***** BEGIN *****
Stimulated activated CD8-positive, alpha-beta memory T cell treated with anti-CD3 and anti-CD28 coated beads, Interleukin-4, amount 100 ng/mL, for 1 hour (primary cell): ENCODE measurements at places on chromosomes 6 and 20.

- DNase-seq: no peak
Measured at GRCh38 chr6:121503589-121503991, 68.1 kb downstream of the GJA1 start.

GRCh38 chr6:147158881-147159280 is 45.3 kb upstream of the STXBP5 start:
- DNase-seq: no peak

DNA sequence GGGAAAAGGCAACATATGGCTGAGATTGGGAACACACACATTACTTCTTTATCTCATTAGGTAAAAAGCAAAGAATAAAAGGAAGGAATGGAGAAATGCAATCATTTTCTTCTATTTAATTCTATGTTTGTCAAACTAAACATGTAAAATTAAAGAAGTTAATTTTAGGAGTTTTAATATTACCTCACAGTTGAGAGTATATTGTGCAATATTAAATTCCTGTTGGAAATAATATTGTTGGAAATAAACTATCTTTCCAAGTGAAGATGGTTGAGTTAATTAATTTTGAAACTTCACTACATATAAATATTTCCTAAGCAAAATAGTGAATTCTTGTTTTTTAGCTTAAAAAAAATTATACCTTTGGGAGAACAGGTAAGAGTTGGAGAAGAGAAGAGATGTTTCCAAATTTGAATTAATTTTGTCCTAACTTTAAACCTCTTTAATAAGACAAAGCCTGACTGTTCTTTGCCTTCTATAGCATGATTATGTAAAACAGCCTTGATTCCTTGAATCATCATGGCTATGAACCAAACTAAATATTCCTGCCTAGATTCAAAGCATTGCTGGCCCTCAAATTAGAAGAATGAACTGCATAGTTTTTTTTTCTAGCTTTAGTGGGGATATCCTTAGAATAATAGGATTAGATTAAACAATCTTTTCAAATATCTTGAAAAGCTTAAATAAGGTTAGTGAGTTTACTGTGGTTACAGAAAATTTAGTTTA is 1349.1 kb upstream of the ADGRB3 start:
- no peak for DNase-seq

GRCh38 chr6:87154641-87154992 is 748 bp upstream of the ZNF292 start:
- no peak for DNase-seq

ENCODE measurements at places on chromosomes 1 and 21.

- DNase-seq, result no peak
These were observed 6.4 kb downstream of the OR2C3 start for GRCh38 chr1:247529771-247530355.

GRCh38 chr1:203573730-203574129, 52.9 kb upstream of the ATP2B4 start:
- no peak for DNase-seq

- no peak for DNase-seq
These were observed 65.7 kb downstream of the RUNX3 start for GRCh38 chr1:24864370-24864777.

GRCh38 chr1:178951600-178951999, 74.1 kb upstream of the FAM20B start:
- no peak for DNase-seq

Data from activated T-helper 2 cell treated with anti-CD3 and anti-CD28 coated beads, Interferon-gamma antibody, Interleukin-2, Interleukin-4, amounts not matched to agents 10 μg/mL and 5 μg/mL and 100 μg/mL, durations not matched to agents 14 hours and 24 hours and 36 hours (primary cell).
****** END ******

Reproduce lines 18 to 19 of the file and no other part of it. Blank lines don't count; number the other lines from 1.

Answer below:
- no peak for DNase-seq

Data from activated T-helper 2 cell treated with anti-CD3 and anti-CD28 coated beads, Interferon-gamma antibody, Interleukin-2, Interleukin-4, amounts not matched to agents 10 μg/mL and 5 μg/mL and 100 μg/mL, durations not matched to agents 14 hours and 24 hours and 36 hours (primary cell).